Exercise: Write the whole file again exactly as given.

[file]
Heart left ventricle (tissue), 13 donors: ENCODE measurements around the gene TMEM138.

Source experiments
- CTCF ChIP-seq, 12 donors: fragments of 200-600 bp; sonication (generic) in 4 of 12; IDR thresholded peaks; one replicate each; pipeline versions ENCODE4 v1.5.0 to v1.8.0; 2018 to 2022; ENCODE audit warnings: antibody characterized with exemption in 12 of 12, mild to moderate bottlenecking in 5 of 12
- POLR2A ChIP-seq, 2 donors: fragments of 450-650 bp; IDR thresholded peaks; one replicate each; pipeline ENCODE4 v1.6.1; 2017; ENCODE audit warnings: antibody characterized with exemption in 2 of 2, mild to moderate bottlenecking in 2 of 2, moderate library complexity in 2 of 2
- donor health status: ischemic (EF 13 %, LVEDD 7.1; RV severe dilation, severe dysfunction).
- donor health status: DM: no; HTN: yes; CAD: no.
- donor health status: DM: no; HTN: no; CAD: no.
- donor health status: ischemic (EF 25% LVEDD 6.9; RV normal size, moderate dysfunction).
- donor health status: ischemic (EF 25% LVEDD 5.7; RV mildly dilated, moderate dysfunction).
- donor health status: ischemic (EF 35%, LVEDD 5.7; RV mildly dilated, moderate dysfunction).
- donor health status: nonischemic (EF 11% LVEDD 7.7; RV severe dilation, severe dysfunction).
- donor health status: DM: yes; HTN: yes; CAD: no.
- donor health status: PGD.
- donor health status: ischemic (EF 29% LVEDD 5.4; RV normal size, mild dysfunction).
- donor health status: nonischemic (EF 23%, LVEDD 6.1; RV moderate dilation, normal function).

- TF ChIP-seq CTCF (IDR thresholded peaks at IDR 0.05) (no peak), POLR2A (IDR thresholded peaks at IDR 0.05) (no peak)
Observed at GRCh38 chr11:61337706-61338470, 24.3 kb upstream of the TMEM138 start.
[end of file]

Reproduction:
Heart left ventricle (tissue), 13 donors: ENCODE measurements around the gene TMEM138.

Source experiments
- CTCF ChIP-seq, 12 donors: fragments of 200-600 bp; sonication (generic) in 4 of 12; IDR thresholded peaks; one replicate each; pipeline versions ENCODE4 v1.5.0 to v1.8.0; 2018 to 2022; ENCODE audit warnings: antibody characterized with exemption in 12 of 12, mild to moderate bottlenecking in 5 of 12
- POLR2A ChIP-seq, 2 donors: fragments of 450-650 bp; IDR thresholded peaks; one replicate each; pipeline ENCODE4 v1.6.1; 2017; ENCODE audit warnings: antibody characterized with exemption in 2 of 2, mild to moderate bottlenecking in 2 of 2, moderate library complexity in 2 of 2
- donor health status: ischemic (EF 13 %, LVEDD 7.1; RV severe dilation, severe dysfunction).
- donor health status: DM: no; HTN: yes; CAD: no.
- donor health status: DM: no; HTN: no; CAD: no.
- donor health status: ischemic (EF 25% LVEDD 6.9; RV normal size, moderate dysfunction).
- donor health status: ischemic (EF 25% LVEDD 5.7; RV mildly dilated, moderate dysfunction).
- donor health status: ischemic (EF 35%, LVEDD 5.7; RV mildly dilated, moderate dysfunction).
- donor health status: nonischemic (EF 11% LVEDD 7.7; RV severe dilation, severe dysfunction).
- donor health status: DM: yes; HTN: yes; CAD: no.
- donor health status: PGD.
- donor health status: ischemic (EF 29% LVEDD 5.4; RV normal size, mild dysfunction).
- donor health status: nonischemic (EF 23%, LVEDD 6.1; RV moderate dilation, normal function).

- TF ChIP-seq CTCF (IDR thresholded peaks at IDR 0.05) (no peak), POLR2A (IDR thresholded peaks at IDR 0.05) (no peak)
Observed at GRCh38 chr11:61337706-61338470, 24.3 kb upstream of the TMEM138 start.